Wednesday, 02 November 2016 13:24

People must build their own democracy

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Editor:


Syria is a tragedy. How did we allow it to become so hopeless?
I do believe in democracy, but it is a messy system. It requires informed citizens and their ability to live with difference. Founder of the Fifth French Republic, General Charles de Gaulle, said, “How can you conceive of a one-party system in a country that has over 200 varieties of cheese.” It has taken centuries since Enlightenment for the West to achieve today’s democracy: it has taken millennia since the ancient democratic Athens. Building a democracy takes time. We cannot expect it to be successful in a few years.
Even the United States, the most advanced democracy, somehow managed to produce Donald Trump; the Russian revolution begun by liberal democratic groups was quickly taken over by Bolshevik dictatorship in 1905; Germany, Italy and Japan democratically elected fascist dictatorships during 1930s. History is full of failed democracies. Democracy is still work-in-progress, often causing much suffering like the current Middle East.
The mistake the West keeps making is we assume we can build a democracy for other people: “Just get rid of dictatorship and unleash people power.” It’s not that simple. Once stability is lost, the chaos ensues. Then it is very difficult to bring back order like shattered Humpty Dumpty. Chaos produces fatalities — Iraq and Syria. This is why Chinese leadership is trying to maintain order and stability at any price, even indulging North Korea. I don’t condone it, but I understand it. I am also critical of the West’s hubris which makes us think that outsiders can create a “people first” political system for them. That’s a delusion.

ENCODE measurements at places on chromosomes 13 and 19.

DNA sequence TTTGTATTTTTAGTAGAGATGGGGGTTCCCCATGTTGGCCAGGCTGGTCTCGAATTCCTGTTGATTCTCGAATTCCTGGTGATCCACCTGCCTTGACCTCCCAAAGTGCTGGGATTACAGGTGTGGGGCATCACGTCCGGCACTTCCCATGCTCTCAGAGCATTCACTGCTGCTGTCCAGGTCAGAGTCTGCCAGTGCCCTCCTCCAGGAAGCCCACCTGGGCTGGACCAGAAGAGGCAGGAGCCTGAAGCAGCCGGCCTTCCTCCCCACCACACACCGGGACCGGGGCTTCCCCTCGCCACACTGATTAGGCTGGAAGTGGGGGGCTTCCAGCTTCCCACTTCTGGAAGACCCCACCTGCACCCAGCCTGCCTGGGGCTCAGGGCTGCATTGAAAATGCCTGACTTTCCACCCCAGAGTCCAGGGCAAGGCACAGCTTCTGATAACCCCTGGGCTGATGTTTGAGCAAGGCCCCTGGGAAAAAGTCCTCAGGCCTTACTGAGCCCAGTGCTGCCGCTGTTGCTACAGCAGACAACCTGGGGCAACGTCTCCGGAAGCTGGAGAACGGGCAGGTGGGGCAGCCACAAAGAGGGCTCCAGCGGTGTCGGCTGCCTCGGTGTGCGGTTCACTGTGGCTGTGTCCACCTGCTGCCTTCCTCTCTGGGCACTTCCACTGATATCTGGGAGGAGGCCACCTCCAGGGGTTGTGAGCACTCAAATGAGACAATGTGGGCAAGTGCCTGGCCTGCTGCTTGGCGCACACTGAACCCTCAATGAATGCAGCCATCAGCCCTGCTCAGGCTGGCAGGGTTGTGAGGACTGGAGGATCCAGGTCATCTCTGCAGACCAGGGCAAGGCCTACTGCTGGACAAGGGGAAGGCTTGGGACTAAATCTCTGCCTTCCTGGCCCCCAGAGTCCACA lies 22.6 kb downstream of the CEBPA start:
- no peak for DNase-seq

Democracy cannot be imposed. It has to come from people who would build it in their own way and in their own time. The Western allies are proud of the Second World War’s success in creating democracy in Germany and Japan. You have to remember, however, that both countries had thriving democracies during the 1920s. They were destroyed by nationalists who stirred up hatred towards the countries that humiliated them. Democracy requires people to be informed and have the ability to live respectfully with oppositions. It takes time to develop such consensus.
It is frustrating to watch people struggle and suffer while working toward democratic society, but intervention from outside rarely helps them. Often foreigners make the situation worse.
Tadashi (Tad) Mitsui, Lethbridge

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